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    ABSTRACT: Inhaled nitric oxide has been shown to reduce pulmonary vascular resistance in patients undergoing cardiothoracic surgery, but it is limited by toxicity, the need for special monitoring, and cost. Inhaled prostacyclin also decreases pulmonary artery pressure, is relatively free of toxicity, requires no specific monitoring, and is less expensive. The objective of this study was to compare nitric oxide and prostacyclin in the treatment of pulmonary hypertension, refractory hypoxemia, and right ventricular dysfunction in thoracic transplant recipients in a prospective, randomized, crossover pilot trial. Heart transplant and lung transplant recipients were randomized to nitric oxide or prostacyclin as initial treatment, followed by a crossover to the other agent after 6 hours. Pulmonary vasodilators were initiated in the operating room for pulmonary hypertension, refractory hypoxemia, or right ventricular dysfunction. Nitric oxide was administered at 20 ppm, and prostacyclin was administered at 20,000 ng/mL. Hemodynamic and oxygenation parameters were recorded before and after initiation of pulmonary vasodilator therapy. At 6 hours, the hemodynamic and oxygenation parameters were recorded again, just before discontinuing the initial agent. Crossover baseline parameters were measured 30 minutes after the initial agent had been stopped. The crossover agent was then started, and the hemodynamic and oxygenation parameters were measured again 30 minutes later. Heart transplant and lung transplant recipients (n = 25) were randomized by initial treatment (nitric oxide, n = 14; prostacyclin, n = 11). Nitric oxide and prostacyclin both reduced pulmonary artery pressure and central venous pressure, and improved cardiac index and mixed venous oxygen saturation on initiation of therapy. More importantly, at the 6-hour crossover trial, there were no significant differences between nitric oxide and prostacyclin in the reduction of pulmonary artery pressures or central venous pressure, or in improvement in cardiac index or mixed venous oxygen saturation. Nitric oxide and prostacyclin did not affect the oxygenation index or systemic blood pressure. There were no complications associated with nitric oxide or prostacyclin. In heart transplant and lung transplant recipients, nitric oxide and prostacyclin similarly reduce pulmonary artery pressures and central venous pressure, and improve cardiac index and mixed venous oxygen saturation. Inhaled prostacyclin may offer an alternative to nitric oxide in the treatment of pulmonary hypertension in thoracic transplantation.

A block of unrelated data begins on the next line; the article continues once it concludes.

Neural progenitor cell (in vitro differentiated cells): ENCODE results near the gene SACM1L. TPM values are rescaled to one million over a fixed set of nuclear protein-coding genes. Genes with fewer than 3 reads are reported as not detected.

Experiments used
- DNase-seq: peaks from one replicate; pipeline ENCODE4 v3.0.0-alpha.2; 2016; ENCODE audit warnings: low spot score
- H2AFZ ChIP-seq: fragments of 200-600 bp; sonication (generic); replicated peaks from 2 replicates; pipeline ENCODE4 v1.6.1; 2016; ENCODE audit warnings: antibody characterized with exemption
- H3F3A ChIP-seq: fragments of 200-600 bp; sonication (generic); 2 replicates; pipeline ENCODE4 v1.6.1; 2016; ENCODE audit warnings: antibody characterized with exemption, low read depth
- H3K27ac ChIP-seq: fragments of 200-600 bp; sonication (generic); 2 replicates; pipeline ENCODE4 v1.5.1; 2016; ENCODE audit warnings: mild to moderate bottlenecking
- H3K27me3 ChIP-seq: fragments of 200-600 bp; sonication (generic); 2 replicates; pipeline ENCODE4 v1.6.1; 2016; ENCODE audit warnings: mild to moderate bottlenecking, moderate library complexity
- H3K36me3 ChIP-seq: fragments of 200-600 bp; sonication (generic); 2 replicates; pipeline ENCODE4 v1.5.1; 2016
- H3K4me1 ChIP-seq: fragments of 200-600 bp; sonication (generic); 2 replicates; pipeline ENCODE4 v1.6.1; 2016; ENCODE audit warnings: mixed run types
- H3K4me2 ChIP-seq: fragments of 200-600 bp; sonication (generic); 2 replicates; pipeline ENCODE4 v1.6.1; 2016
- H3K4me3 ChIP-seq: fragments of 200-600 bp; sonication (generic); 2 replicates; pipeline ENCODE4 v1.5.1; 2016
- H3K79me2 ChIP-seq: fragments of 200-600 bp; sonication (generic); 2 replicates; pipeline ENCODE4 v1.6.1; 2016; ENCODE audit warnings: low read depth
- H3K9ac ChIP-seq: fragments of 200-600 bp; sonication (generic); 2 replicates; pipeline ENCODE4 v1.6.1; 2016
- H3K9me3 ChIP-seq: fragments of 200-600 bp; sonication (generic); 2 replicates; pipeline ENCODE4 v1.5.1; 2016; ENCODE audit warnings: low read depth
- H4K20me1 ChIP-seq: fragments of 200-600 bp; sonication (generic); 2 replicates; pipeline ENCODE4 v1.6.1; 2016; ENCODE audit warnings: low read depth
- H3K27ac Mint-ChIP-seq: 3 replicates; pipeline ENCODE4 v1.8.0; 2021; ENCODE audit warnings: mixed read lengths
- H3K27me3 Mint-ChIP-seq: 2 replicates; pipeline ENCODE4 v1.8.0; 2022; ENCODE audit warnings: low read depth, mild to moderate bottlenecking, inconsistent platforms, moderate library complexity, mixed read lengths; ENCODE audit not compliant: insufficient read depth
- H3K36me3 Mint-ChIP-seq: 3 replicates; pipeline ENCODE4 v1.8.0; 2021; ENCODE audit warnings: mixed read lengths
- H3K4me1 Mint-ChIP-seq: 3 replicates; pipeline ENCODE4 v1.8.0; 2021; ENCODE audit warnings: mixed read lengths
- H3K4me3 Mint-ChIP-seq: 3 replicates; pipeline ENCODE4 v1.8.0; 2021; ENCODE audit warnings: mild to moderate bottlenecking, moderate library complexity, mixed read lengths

The Journal of thoracic and cardiovascular surgery 12/2009; 138(6):1417-24. DOI:10.1016/j.jtcvs.2009.04.063 · 4.17 Impact Factor